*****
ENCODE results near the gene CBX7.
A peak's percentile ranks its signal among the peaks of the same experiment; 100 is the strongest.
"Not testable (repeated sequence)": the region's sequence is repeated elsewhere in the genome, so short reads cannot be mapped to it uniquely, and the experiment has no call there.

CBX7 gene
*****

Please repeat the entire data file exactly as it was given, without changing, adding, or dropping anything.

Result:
ENCODE results near the gene CBX7.
A peak's percentile ranks its signal among the peaks of the same experiment; 100 is the strongest.
"Not testable (repeated sequence)": the region's sequence is repeated elsewhere in the genome, so short reads cannot be mapped to it uniquely, and the experiment has no call there.

CBX7 gene